With a population that is 35 percent Latino and Native American, Arizona suffers from staggering health disparities, made even more severe by the absence of a diverse biomedical and health-care workforce.
Looking to create a nationwide model for the development of underrepresented researchers in the biomedical sciences, the Arizona Health Sciences Center (AHSC) has been awarded a $1.25 million National Institutes of Health (NIH) grant to recruit, train and retain physician-scientists committed to academia.
The Arizona Pride-25 Advanced Health Disparities Training Program in Heart, Lung, Blood and Sleep Conditions grant will enhance diversity and capacity for health disparities research in clinical and translational health sciences by training and mentoring early-career academics who come from under-represented minority backgrounds, including people with living disabilities.
Joe G.N. “Skip” Garcia, MD, UA senior vice president for health sciences and interim dean of the UA College of Medicine – Tucson, will serve as the program’s director and principal investigator. Francisco A. Moreno, MD, assistant vice president for diversity and inclusion at AHSC, professor of psychiatry and director of the UA College of Medicine – Tucson Office of Diversity and Inclusion, will serve as co-director and co-principal investigator.
The grant will fund a yearlong interdisciplinary training program designed to assist junior faculty members and transitioning postdoctoral fellows by offering mentoring and leadership development activities, advanced disparities research training and project-based experiences.
The application period for interested junior faculty members opens Dec. 1, to apply, visit: http://www.biostat.wustl.edu/pridecc/
A collective commitment supports the Arizona Pride effort, as AHSC faculty – who are research leaders in an array of health-related specialties and fields – will serve as advisory committee members and mentors to create a rigorous interprofessional research training program.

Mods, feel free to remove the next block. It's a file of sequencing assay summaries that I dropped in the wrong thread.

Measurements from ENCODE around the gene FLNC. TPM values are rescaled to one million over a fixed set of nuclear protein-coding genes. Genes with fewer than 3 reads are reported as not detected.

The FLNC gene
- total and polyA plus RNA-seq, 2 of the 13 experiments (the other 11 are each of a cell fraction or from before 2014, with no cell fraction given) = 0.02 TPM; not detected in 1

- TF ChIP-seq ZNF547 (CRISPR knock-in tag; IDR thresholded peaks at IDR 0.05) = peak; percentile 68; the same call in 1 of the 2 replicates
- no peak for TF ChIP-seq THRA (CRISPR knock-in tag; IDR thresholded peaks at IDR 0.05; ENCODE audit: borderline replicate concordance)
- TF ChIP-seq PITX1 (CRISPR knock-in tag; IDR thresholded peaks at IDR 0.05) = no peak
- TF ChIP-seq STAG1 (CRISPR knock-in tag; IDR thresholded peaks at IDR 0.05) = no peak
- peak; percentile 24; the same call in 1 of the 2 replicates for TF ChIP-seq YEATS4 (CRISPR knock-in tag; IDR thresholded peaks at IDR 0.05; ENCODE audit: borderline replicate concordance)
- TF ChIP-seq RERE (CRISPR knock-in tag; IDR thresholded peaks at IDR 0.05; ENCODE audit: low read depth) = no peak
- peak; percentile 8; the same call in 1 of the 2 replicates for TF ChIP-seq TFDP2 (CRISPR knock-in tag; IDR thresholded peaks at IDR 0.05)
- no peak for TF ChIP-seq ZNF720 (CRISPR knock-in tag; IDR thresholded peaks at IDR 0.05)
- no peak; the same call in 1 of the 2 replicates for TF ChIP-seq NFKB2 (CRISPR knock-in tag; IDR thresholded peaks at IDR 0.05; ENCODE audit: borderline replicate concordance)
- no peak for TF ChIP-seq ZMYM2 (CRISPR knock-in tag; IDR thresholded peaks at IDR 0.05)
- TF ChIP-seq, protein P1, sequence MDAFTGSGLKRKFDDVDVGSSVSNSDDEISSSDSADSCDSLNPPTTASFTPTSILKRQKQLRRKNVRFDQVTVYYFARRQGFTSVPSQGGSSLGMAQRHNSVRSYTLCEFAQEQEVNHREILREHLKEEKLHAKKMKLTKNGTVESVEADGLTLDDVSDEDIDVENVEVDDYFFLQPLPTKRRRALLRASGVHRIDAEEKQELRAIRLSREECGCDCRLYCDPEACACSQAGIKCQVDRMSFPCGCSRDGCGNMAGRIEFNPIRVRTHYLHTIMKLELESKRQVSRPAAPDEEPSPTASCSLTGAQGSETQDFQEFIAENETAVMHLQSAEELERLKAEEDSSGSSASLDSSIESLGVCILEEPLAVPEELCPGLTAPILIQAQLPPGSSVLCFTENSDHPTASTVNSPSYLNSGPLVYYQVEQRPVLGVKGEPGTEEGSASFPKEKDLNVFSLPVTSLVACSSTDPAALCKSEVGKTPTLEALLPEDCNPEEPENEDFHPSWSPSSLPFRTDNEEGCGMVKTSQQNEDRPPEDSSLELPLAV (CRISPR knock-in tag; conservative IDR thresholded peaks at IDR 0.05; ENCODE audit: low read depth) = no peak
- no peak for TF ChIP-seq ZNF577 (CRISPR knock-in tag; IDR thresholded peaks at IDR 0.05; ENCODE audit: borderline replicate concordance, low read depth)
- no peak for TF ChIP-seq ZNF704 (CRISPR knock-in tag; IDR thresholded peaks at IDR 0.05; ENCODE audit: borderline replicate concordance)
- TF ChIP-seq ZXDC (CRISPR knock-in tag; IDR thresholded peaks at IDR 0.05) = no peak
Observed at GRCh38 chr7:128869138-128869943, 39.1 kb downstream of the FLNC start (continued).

AHSC faculty mentors will teach Arizona Pride mentees successful grant writing, bioethics, scientific writing and provide presentation workshops, as well as global, border and Native American health training and the use of telemedicine and communication technology as tools to decrease health disparities. The program also will include tailored career development and leadership training.
The training will include two 14-day summer sessions, linked by distance learning inter-health disparities research experience to supplement direct instruction and support programs, led by an interdisciplinary team of AHSC faculty mentors affiliated with the grant.
“We anticipate the Arizona Pride program to serve as a nationwide model for the development, recruitment and retention of under-represented biomedical scientists into academia,” Dr. Garcia said. “Our final goal is for the sustained reduction of health disparities through impactful research and the development of the next generation of physician-scientists.”
For more information on the grant, please email, email@example.com or call 520-621-0235.